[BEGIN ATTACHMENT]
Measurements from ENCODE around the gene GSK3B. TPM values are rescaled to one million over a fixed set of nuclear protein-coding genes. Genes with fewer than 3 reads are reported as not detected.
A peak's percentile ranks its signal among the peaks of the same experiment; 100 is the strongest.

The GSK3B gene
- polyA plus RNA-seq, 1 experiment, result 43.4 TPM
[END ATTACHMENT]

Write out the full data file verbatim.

Measurements from ENCODE around the gene GSK3B. TPM values are rescaled to one million over a fixed set of nuclear protein-coding genes. Genes with fewer than 3 reads are reported as not detected.
A peak's percentile ranks its signal among the peaks of the same experiment; 100 is the strongest.

The GSK3B gene
- polyA plus RNA-seq, 1 experiment, result 43.4 TPM